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Fallen angels – Roundtable THE PANEL


Manuel Hayes Director, senior portfolio manager Mellon


Stuart Trow Credit strategist and trustee European Bank for Reconstruction and Development


Dinesh Visavadia Director


Independent Trustee Services


Kate Hollis Director, manager research Willis Towers Watson


ners and losers. We like volatility and we like downgrades. Visavadia: On one hand the pandemic is causing uncertainty in the markets and on the other some tech company valua- tions are sky high. This is a recipe for dis- aster. Therefore, trustees shy away because this is beyond their risk spec- trum. That is a big challenge. This is a good asset class but given the timing a lot of trustees might shy away because there is only one way for this market to go. Could I ask, to what extent have down- grades been exaggerated by poor ESG credentials? Hollis: Some issuers that have been down- graded lately have lower than expected ESG credentials. That is not so much an ESG effect per se, it is a function of the oil price trading negatively last year. Occi- dental, as an example, did an aggressive merger a year or so before Covid, so its financial metrics changed and became more risky.


Anand Kwatra


Investment risk manager Phoenix Group


angels are a higher quality segment. In the past 15 years, they have had 0.6% defaults on a par-weighted basis, while broad high yield has 1.61%. It is less than broad high yield since it is higher quality. You always have to mitigate falling knives or the big jumps that happen from invest- ment grade to something much lower. At some point the structural premia, the value that is initially presented, goes away and BB companies may continue to dete- riorate. So, at some point you have to look at the fundamentals and ask if a compa- ny’s leverage is too high or its low profita-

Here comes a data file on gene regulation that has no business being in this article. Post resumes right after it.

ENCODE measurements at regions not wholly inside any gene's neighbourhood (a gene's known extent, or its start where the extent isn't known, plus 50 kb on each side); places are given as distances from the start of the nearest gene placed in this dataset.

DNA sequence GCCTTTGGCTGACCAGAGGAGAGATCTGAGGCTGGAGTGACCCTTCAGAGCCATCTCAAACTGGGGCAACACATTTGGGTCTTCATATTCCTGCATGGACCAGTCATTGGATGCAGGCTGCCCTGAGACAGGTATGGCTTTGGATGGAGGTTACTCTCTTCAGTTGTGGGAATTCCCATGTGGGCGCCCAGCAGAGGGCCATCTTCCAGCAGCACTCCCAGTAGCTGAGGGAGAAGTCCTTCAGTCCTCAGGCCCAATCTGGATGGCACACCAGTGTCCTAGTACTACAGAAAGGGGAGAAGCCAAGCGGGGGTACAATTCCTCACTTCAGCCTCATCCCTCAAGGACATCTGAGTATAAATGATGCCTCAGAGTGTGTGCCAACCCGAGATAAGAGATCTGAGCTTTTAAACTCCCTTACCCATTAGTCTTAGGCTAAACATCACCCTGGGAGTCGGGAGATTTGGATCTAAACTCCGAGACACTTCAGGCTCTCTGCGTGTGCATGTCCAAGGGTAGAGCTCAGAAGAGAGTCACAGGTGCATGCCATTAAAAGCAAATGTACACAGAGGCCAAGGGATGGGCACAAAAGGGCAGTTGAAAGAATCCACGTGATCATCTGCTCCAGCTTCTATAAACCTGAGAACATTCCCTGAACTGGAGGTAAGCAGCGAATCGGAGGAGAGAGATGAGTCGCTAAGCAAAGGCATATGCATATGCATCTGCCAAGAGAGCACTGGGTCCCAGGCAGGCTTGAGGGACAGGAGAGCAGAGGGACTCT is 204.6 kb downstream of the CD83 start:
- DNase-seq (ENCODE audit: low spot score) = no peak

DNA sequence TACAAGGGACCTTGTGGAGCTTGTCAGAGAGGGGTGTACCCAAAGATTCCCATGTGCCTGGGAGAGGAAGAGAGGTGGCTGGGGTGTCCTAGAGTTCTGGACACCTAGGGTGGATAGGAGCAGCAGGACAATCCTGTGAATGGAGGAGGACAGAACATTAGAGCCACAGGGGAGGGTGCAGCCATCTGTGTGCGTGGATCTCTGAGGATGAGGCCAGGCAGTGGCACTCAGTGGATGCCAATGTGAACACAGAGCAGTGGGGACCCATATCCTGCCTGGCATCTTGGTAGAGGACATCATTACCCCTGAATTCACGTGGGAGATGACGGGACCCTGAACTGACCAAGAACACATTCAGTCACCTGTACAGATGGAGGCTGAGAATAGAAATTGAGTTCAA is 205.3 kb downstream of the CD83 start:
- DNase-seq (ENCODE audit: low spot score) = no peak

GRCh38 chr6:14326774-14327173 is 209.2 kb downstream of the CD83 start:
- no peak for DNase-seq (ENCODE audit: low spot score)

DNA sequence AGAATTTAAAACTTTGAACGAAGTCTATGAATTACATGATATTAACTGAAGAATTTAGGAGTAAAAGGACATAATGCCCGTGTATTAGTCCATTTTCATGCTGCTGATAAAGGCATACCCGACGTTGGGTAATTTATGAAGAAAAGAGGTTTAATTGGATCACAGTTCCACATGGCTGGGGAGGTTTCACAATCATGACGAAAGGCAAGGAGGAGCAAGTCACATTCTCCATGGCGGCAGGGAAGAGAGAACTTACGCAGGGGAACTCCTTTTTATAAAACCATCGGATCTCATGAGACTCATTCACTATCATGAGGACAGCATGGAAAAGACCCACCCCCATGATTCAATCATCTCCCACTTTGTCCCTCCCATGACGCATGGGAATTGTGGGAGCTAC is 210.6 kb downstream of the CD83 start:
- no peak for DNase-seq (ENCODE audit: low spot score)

David Weeks Co-chair


Association of Member Nominated Trustees


bility will continue to deteriorate over time verses their peers. You have to have that mechanism in place to mitigate and monitor that exposure.


PI: What impact is the economic uncertainty having on risk assessments? Hayes: No one has an answer as to when things will stabilise and companies will rebound. We are excited about the volatility. We take a quantitative systematic approach and so any period of dispersion is good for models to differentiate between win-


This is different from thermal coal com- panies at the bottom of the CCC spectrum where ESG is going to have a different effect and the industry is in long term decline. Some retail is in long-term decline due to online competition, but that is not so much an ESG effect. Avoiding issuers with long-term ESG headwinds which make them less likely to bounce back is probably a good idea. Trow: There are structural changes that the pandemic has accelerated. People hosting conferences online has had a knock-on effect for airlines.


What I am nervous about with ESG is that it is difficult to quantify. It is obvious if you are a coal miner, but if you are in the middle and your ESG rating is not great, but it could be improved, or a green com- pany with little to add to the story, the reg- ulators are not clear what direction they want to take. Is it a reward for people improving? Or only in favour of green industries?


That has led to confusion about what is Issue 102 | April 2021 | portfolio institutional | 45


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